Well, this spring I got a call from my nephew who had bought 10 acres from me.  “Are you doing some fencing along our boundary?” he asked.  “No, nothing at all,” I replied.  “Well, someone has some survey markers and put new corner posts on my side, way out from the old fence line.  He has done it on your boundary too—all the fence lines are quite different from the old ones. 

    We visited our neighbor, who we found out had sold it to another person nearly 2 years earlier.  He didn’t know anything about what was happening.  We drove to the new owner’s home, also a neighbor we don’t know yet, and as no one was home, I left a note asking what was happening and a printout from a Wisconsin Legal advice firm stating that boundary fences of 20 years or more standing were considered legal boundaries even if a new survey showed them off the boundary.  State law has this provision because each time a survey is done, it has the possibility of coming out differently than the old one, especially as modern technology allows surveyors to get more precise.  Without this law, farmers would be forced to move fences back and forth every time a survey was done that showed a change—which almost every one does nowadays, especially when the original surveys were done in the 1840s-1880s, as they were on this boundary. 

   When boundary surveys are done between neighbors, the best practice is for the neighbors to discuss the reason for the survey, agree to share the cost so the surveyor will not be biased in favor of one person, and agree that they will abide by the new survey line rather than the old line fence, which under WI law, does have precedence over any new survey if one of the land owners chooses to use the existing boundary fence rather than the results of a survey.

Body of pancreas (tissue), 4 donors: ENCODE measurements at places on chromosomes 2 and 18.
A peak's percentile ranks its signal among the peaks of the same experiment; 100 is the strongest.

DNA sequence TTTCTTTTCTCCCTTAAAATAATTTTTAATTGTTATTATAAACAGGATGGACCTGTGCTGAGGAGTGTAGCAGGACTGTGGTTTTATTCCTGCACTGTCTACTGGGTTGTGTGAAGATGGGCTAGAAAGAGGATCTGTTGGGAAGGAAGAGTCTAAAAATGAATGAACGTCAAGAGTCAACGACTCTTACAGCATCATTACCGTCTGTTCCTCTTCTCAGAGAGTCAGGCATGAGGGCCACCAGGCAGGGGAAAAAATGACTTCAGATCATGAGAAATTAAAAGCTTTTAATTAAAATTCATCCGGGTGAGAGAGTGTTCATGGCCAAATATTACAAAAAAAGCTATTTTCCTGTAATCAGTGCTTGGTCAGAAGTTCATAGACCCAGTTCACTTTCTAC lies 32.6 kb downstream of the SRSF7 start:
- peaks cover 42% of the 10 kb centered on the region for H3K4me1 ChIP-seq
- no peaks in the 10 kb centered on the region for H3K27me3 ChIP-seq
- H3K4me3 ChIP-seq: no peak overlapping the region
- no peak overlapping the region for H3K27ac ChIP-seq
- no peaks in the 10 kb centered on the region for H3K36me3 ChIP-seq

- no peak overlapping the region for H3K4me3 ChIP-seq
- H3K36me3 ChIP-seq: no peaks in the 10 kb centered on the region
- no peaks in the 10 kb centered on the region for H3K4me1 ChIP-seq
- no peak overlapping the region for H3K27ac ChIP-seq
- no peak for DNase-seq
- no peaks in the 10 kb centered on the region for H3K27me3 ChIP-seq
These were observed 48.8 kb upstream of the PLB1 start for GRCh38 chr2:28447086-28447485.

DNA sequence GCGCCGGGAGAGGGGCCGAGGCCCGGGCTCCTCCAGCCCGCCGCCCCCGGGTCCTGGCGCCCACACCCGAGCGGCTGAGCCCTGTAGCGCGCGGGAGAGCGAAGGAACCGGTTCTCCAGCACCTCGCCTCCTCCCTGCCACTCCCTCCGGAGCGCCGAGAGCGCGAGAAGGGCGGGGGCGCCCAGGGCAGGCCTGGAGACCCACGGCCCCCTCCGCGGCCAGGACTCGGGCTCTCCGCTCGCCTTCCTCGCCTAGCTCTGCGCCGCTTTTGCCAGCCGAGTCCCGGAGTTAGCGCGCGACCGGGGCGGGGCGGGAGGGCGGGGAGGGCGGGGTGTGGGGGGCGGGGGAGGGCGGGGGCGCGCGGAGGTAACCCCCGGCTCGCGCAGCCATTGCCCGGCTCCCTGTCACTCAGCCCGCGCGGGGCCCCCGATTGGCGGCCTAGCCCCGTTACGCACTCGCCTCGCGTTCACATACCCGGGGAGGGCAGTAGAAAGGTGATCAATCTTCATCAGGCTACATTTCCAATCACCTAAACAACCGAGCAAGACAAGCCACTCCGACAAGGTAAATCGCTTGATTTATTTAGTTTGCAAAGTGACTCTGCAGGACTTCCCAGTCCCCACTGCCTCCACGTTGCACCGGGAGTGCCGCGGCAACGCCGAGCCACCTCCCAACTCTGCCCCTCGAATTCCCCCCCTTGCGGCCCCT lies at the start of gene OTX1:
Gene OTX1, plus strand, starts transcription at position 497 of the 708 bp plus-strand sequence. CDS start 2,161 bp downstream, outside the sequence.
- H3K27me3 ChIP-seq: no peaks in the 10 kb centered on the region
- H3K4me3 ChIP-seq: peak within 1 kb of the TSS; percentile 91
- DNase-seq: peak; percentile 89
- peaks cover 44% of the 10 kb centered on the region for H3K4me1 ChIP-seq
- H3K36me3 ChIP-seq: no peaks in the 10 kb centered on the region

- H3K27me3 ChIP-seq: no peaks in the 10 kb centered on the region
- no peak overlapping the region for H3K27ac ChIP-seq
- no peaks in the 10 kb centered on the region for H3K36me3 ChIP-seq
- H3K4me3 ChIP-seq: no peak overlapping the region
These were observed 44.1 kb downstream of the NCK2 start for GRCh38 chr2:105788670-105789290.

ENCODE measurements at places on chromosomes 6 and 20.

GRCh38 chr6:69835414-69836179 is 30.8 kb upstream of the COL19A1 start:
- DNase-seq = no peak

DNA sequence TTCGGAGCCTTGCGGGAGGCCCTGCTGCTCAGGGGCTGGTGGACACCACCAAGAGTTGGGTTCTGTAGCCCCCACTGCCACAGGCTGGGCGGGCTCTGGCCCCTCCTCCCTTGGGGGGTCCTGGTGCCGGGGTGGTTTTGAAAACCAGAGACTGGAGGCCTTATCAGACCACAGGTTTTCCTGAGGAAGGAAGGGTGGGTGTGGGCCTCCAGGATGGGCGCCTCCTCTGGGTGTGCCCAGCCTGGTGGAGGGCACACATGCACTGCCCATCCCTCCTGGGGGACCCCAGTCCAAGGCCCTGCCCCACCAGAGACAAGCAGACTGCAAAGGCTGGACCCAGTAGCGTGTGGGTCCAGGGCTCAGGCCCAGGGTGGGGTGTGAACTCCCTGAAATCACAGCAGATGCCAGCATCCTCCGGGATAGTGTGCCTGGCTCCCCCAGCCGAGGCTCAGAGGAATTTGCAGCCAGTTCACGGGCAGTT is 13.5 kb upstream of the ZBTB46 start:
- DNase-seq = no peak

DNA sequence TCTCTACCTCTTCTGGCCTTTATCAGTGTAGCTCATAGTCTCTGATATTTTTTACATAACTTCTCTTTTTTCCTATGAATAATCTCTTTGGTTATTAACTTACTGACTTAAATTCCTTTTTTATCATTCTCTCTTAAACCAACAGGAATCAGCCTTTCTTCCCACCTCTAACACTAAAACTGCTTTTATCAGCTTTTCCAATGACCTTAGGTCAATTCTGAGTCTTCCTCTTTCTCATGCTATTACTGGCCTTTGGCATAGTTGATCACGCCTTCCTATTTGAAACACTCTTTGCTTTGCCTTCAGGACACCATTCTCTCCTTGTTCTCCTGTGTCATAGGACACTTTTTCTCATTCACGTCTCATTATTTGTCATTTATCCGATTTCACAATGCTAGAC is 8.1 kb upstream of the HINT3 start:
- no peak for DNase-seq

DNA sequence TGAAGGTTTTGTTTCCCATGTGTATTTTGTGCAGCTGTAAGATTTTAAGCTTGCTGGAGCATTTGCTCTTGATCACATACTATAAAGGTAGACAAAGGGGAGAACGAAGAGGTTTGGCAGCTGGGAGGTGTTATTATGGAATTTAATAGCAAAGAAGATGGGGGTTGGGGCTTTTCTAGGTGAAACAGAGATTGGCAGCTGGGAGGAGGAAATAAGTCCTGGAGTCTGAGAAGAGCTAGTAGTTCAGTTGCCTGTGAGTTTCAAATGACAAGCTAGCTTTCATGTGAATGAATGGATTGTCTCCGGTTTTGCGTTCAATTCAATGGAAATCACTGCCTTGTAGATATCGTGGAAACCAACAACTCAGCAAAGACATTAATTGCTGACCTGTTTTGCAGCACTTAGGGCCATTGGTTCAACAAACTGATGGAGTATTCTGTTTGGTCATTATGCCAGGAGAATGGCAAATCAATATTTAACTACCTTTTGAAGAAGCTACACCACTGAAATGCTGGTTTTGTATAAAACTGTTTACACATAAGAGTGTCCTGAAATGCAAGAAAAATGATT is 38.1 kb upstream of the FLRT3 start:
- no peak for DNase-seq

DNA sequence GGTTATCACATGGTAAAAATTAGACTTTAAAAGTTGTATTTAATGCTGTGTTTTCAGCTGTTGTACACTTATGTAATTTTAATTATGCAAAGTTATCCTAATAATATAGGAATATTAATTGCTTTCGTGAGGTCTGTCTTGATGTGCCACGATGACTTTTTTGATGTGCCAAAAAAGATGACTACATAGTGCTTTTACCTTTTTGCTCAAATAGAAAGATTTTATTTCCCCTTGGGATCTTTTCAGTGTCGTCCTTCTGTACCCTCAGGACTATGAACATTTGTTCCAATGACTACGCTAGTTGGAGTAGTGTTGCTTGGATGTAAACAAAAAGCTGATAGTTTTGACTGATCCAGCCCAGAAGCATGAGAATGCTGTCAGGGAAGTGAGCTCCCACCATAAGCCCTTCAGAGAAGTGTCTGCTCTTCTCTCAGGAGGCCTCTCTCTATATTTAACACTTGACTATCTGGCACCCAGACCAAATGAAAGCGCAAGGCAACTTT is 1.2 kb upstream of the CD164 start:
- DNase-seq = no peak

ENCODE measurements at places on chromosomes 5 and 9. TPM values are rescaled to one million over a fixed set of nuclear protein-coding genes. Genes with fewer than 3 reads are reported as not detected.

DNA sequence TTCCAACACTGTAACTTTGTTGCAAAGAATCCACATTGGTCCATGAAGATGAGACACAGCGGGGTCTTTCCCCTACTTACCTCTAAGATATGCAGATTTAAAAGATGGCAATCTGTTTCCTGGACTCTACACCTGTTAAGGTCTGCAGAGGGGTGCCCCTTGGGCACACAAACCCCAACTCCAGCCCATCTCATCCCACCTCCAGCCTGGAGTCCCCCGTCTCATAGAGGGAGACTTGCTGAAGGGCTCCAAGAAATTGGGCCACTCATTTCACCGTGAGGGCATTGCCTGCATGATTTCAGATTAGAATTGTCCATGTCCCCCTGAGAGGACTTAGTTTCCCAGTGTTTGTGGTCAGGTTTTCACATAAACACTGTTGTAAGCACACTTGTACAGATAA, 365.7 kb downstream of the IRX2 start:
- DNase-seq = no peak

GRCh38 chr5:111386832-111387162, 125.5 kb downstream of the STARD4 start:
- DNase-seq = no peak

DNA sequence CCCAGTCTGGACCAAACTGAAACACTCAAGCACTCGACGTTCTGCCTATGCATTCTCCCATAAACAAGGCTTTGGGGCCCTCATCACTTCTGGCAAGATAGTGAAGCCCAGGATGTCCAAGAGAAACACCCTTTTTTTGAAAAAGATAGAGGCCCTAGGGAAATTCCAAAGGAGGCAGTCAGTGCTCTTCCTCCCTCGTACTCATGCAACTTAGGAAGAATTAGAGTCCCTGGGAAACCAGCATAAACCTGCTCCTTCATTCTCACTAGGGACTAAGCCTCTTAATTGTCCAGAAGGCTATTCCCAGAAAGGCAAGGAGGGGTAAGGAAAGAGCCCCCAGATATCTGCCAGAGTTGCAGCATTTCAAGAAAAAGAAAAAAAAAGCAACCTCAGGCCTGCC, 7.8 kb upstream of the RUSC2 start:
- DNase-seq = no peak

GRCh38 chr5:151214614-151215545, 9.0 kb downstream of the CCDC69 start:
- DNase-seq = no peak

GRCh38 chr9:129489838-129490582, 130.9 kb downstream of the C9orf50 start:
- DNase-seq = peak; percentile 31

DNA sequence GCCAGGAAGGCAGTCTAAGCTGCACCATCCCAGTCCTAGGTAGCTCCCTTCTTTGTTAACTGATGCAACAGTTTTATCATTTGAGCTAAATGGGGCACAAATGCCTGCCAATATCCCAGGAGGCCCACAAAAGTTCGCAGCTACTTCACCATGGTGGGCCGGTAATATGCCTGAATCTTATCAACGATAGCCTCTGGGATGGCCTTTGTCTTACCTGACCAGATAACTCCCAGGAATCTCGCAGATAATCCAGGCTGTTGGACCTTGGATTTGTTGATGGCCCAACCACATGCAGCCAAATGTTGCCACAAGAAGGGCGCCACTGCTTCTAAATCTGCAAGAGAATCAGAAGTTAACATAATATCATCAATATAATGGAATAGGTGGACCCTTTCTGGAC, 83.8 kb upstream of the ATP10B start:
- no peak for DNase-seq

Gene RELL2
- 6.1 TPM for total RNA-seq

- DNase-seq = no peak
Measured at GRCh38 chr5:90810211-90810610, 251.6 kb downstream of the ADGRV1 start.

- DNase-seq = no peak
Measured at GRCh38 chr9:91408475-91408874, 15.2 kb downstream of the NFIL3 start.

Most farmers don’t want to pay for a survey if there is a long established fence boundary, so just agree to repair or replace the existing fence line rather than start all over.  In the case of the survey done by our neighbor, most of the boundaries shifted, some to give me more land and some to give him more land.  However, much of the fence would have to be moved.  I would have to build a new fence rather than just cutting some trees and brush and reattaching and stretching the old wires that are usable and replacing those that aren’t. 

    So, I am in a dispute with the neighbor.  I have insisted we meet at the fence, talk over the survey—only after I have a copy that shows it is legitimate, divide the fence ownership (find the midpoint) and in general make an agreement that we both will live with.

   The neighbor’s view is that
1.       He had it surveyed and that is the line regardless of the existing boundary fence.
2.      He had planned to put in the whole fence himself so I shouldn’t be concerned at all.
3.      He didn’t need to consult me on this—it was his right to just re-establish boundaries and put in a fence. 

    My point of view:
1.      All boundary fence issues are well laid out in law, and changing a boundary fence of over 20 years existence is not something you want to try without an agreement by your neighbor.  The law is that of adverse possession—use land as if it were yours for 20 years or more and it is—and thus boundaries of 20 years or more supercede surveys.
2.      Boundary fences are responsibilities of both landowners.  Each has obligations and should meet them (I should do my half of the fence).
3.      Dividing a fence is a necessary step in any fence line.  This has to be done.

    My general view is that if he would have talked to me in advance, I would have shared the cost of the surveyor if we had deemed it necessary; we would have agreed on how to proceed on the fencing and we would be getting along as good neighbors.  However, the shock of finding substantial corner posts stuck in land 25 feet away from a 150 year old boundary fence perturbed me more than I like being perturbed. 
    If the neighbor apologizes for not consulting me, and shows me the survey papers and details, and they are legitimate, I will most likely accept the new boundaries, re-divide the fence with him and do my half.  However, I think he needs to learn that it is important to work with your neighbor, and  I intend to press that point.